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Scand J Public Health. 2004;32(1):47-52.

Correlates of probable alcohol abuse among women working in nursing homes.

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Administration for Occupational Safety and Health, Reykjavík, Iceland.



The purpose of this nationwide study was to assess the prevalence of probable alcohol abuse (PAA) among women working in geriatric care, and to study its demographics, medical and work-related correlates.


The employees of geriatric nursing homes and geriatric hospital wards in Iceland with 10 patients or more were invited to participate in this cross-sectional study. The response rate was 80% (n=1515), with 96% being women (n=1432). Men were consequently omitted from the study. Questions were included on demographics, psychosocial factors, workplace environment, health behavior, and medical history. PAA was defined as (a) having been given such a diagnosis by a physician, (b) having missed work because of drinking, or (c) if alcohol use was considered a problem by the employee herself, her family, friends, or the employer.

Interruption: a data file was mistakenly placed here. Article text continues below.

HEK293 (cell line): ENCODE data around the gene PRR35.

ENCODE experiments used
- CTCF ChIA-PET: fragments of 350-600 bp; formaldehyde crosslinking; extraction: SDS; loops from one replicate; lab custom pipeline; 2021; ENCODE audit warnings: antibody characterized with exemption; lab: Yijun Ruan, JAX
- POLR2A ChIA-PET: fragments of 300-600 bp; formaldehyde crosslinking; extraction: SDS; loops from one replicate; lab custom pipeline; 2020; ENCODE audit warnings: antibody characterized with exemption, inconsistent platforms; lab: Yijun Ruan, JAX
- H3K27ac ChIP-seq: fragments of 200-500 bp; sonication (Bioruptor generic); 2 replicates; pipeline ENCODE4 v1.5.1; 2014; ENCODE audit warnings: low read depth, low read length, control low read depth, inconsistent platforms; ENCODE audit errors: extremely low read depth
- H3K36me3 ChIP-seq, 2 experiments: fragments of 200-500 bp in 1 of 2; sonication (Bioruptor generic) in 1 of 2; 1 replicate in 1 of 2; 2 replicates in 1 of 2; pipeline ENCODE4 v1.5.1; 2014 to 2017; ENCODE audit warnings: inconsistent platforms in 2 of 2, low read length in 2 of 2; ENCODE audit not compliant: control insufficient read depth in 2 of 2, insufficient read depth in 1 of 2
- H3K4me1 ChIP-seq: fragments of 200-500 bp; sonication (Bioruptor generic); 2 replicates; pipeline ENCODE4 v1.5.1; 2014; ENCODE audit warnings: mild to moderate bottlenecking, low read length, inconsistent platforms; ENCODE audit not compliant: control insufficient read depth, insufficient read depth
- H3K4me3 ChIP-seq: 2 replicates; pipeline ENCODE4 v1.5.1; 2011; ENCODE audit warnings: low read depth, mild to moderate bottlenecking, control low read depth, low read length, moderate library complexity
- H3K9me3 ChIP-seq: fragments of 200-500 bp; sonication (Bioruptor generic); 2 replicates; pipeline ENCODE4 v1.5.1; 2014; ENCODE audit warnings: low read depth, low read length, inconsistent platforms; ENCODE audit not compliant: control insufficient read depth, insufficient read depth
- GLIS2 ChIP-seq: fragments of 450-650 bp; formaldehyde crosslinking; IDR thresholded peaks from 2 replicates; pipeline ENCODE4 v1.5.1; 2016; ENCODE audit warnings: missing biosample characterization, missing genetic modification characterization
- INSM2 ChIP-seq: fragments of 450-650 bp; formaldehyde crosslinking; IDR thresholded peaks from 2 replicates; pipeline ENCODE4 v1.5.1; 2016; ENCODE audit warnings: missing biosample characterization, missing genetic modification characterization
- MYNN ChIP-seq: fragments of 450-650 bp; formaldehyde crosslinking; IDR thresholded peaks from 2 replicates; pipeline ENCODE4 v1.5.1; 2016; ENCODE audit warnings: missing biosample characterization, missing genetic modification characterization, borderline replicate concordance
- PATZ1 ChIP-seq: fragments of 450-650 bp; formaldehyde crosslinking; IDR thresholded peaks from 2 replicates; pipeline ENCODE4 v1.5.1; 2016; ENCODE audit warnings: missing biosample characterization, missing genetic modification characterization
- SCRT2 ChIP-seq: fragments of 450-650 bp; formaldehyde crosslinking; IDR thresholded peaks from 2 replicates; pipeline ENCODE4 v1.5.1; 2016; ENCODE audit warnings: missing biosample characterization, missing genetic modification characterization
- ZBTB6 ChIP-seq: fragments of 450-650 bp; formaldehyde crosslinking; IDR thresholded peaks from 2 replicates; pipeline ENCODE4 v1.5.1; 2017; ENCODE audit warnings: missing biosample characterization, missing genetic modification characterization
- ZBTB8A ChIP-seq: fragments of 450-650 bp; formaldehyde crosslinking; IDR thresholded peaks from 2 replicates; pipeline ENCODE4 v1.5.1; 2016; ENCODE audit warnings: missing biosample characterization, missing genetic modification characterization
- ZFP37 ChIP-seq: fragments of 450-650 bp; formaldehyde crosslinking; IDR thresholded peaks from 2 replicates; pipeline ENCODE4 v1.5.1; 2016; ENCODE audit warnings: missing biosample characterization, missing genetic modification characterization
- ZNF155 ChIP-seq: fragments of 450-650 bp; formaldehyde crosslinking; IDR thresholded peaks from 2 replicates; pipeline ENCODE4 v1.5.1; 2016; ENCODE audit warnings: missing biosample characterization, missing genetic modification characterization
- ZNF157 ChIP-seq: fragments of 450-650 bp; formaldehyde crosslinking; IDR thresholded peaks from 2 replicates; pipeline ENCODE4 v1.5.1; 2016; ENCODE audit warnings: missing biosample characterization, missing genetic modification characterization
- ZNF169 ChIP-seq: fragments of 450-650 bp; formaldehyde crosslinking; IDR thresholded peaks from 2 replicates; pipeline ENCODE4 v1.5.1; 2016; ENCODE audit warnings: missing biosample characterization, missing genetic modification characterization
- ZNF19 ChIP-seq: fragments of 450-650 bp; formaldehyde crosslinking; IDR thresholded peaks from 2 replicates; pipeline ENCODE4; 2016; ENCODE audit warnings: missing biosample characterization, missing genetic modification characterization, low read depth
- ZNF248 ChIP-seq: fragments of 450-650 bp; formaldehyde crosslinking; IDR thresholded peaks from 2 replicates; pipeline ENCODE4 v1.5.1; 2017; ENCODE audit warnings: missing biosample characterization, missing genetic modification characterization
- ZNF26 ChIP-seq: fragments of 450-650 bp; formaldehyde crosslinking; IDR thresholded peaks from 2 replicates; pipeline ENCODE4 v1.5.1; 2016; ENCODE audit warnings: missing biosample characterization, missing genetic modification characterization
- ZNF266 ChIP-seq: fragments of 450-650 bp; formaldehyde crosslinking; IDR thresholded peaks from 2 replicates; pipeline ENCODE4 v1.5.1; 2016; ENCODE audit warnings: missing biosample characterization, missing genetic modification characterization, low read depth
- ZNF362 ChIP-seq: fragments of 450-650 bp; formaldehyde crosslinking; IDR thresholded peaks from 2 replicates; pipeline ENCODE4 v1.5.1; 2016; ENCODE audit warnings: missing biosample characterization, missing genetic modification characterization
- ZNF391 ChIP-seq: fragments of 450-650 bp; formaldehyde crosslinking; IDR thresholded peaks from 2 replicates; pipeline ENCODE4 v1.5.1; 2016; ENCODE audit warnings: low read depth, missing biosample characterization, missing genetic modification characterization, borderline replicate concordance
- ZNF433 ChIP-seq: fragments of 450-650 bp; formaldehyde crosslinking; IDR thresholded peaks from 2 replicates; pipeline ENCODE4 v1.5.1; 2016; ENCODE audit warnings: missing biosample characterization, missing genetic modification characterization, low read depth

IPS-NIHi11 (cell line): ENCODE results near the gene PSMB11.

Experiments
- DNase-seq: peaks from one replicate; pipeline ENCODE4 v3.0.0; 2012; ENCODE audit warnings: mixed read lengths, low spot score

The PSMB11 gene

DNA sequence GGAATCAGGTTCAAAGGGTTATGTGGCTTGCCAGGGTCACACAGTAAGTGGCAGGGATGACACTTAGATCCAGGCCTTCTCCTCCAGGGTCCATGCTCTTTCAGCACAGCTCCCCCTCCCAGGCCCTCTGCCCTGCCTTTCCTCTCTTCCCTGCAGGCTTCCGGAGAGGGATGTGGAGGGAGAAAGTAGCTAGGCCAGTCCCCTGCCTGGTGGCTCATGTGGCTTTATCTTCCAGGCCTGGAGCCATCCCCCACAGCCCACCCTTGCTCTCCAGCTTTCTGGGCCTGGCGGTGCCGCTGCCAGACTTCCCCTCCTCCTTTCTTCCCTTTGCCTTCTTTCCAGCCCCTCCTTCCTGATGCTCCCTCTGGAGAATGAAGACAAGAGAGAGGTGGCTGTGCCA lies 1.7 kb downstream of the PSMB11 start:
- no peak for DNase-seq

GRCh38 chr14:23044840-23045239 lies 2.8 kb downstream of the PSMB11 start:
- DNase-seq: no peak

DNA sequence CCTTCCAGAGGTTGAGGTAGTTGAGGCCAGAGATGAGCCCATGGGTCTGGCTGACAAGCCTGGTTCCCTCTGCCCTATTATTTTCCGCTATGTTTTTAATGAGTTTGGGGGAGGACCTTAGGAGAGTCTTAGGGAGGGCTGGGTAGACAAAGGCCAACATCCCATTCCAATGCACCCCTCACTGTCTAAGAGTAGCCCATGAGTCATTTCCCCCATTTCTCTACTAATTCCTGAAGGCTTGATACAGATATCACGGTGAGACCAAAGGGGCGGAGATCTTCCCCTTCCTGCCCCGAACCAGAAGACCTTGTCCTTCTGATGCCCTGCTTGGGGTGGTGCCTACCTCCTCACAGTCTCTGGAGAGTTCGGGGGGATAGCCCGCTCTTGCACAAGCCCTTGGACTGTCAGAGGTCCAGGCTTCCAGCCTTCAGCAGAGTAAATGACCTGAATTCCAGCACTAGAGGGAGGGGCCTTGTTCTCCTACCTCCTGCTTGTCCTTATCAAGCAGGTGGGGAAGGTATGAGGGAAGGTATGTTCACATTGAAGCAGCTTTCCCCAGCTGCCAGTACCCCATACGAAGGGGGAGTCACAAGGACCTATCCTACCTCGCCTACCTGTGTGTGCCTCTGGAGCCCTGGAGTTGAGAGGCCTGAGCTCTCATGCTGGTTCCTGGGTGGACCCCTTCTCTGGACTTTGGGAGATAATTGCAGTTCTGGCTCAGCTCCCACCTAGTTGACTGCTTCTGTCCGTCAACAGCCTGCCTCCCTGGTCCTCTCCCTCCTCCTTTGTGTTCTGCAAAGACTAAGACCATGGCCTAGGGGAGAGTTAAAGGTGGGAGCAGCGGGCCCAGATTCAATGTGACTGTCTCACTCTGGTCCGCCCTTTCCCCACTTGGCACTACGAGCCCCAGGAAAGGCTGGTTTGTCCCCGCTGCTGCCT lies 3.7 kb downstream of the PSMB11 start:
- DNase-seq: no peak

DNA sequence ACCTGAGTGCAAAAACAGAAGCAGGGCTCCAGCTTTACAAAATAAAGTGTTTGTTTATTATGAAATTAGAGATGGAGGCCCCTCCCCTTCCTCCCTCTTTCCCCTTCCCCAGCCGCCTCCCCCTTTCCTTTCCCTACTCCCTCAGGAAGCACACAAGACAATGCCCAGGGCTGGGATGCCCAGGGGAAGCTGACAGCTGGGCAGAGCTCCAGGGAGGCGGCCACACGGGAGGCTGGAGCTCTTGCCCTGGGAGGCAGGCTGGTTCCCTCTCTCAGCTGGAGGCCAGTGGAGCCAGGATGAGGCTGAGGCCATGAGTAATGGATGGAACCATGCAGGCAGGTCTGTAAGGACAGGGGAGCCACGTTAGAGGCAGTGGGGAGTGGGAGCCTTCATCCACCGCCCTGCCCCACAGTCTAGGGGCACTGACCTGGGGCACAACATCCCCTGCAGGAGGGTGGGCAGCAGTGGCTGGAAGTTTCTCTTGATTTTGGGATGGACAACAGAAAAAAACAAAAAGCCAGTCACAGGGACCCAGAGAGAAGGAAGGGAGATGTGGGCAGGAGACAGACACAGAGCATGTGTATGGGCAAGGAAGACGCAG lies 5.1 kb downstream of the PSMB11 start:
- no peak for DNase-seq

A total of 4.8% of the employees fulfilled the criteria for PAA. These women were younger (41 vs. 45 years of age), more often single (25% vs. 15%) or divorced (13% vs. 9%), and less satisfied with work than the other women. Odds ratios for asthma, fibromyalgia, chronic fatigue, pain syndromes, mental disorders, and work-related accidents were elevated. Despite this, no differences were found concerning amount of sick leave. Their psychosocial work environment was worse but the physical work environment was the same.


Women with probable alcohol abuse working in nursing homes have significant medical problems and psychosocial morbidity that is not reflected in more sick leave.

[Indexed for MEDLINE]

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